The House Rules Committee on Wednesday heard testimony on whether to grant the Cherokee Nation a nonvoting seat that was promised in a treaty nearly 200 years ago.
“Today, I come before you to remind you of the promise the federal government made to our ancestors,” Cherokee Nation principal chief Chuck Hoskin Jr. said in his opening statement. “I ask the House of Representatives to honor this treaty right, fulfill its obligation under the treaty, and seat our delegate.”
Hoskin was referring to the Treaty of New Echota, which was signed in 1835 to offer the Cherokee tribes $5 million and territory in what would become Oklahoma in exchange of their ancestral homeland east of the Mississippi River. Ratified and signed into law by President Andrew Jackson in 1836, the treaty gave the Cherokees two years to relocate.
Those who insisted to stay were eventually rounded up by federal troops and escorted out through a deadly march known as the “Trail of Tears.”
A lesser known part of the treaty stated that the Cherokees should have a delegate in the House, “whenever Congress shall make provision for the same.” Hoskin argued that this means his tribal nation has a “clear legal right” to delegate in the House, as long as the 1835 treaty remains valid.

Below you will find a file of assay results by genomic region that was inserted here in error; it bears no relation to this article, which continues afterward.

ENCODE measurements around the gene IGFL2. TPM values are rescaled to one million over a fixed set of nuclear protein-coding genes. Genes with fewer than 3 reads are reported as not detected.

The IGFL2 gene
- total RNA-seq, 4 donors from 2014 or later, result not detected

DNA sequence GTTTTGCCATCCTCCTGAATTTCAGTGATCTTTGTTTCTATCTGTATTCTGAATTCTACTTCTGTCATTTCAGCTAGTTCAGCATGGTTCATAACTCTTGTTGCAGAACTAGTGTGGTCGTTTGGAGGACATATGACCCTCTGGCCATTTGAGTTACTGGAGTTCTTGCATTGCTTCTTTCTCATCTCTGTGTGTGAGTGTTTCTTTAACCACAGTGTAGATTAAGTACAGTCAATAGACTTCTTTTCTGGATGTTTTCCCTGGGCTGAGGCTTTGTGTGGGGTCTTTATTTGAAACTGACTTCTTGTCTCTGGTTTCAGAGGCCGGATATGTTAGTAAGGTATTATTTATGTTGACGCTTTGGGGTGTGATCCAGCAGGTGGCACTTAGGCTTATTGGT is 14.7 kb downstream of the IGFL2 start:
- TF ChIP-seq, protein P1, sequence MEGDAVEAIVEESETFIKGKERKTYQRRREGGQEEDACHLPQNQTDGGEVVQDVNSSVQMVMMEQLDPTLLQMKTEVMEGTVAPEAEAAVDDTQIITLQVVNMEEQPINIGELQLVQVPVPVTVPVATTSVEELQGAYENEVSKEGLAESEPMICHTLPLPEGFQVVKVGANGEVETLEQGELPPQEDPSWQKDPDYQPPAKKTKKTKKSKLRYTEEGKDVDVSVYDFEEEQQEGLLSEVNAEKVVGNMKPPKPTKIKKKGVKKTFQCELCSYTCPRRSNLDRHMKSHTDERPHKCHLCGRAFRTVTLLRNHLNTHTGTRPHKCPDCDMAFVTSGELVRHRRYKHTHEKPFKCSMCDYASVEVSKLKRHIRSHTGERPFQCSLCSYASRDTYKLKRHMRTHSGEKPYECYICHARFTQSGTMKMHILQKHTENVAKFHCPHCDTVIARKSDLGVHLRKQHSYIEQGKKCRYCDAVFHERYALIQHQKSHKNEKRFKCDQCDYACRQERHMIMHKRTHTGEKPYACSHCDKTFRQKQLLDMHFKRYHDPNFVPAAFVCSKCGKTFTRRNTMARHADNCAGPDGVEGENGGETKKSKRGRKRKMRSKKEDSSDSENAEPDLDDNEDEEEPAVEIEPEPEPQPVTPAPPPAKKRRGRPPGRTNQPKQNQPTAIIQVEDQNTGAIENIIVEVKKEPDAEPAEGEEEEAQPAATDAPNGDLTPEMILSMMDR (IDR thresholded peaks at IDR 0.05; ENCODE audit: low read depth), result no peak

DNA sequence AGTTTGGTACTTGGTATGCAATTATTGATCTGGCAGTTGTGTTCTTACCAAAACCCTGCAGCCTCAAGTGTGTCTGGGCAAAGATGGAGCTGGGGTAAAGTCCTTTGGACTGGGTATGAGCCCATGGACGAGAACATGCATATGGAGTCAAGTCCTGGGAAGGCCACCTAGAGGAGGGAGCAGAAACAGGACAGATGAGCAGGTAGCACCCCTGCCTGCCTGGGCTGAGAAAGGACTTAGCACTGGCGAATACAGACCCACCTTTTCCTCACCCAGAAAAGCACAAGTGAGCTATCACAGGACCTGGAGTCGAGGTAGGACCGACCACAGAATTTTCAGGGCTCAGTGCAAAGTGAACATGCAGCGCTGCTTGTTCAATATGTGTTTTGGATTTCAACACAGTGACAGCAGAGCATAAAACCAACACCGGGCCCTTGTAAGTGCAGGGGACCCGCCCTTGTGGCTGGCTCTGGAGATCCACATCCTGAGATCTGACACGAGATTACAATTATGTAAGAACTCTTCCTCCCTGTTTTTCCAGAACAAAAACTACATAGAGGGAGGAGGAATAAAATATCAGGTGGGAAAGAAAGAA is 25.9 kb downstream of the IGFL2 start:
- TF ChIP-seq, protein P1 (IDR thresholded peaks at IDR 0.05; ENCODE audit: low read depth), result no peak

“Its meaning is perfectly clear—as a condition of this treaty, which conveyed all Cherokee land east of the Mississippi River to the United States, Cherokee Nation shall be granted the right to a delegate,” the chief said.
Rep. Tom Cole (R-Okla.), a member of the Chickasaw Nation of Oklahoma, questioned why it took so long for the Cherokees to bring up this matter.
“If this was there, and it was a treaty, why wasn’t it done immediately?” he asked Hoskin. “Why didn’t the Cherokee Nation—maybe they did—advance the claim at the time?”
“We seem to be in rebuilding mode for the last two centuries,” Hoskin replied, noting that the tribal nation had been struggling at the brink of destruction until the 1970s, when it regained some economic strength. “We are now in a position where we can, as a practical matter, assert this right. Whereas my predecessor in the queue centuries before, frankly, we were just trying to hang on to our way of life.”
The House currently has six non-voting members, representing the District of Columbia as well as five territories that have permanent residents: American Samoa, Guam, Northern Mariana Islands, Puerto Rico, and the U.S. Virgin Islands. They’re not allowed to cast votes on the House floor, but may vote and make speeches in committees.
The Cherokee Nation describes itself as the largest tribal government in the United States with more than 430,000 citizens, including 141,000 living inside the tribe’s reservation boundaries in northeastern Oklahoma.
In 2019, the Cherokee Nation Tribal Council designated Kimberly Teehee, a Democrat and former Obama advisor, as its first delegate to the House. Teehee’s proposed delegation has bipartisan support, including from Cole and Rep. Markwayne Mullin (R-Okla.), who is also a member of the Cherokee Nation.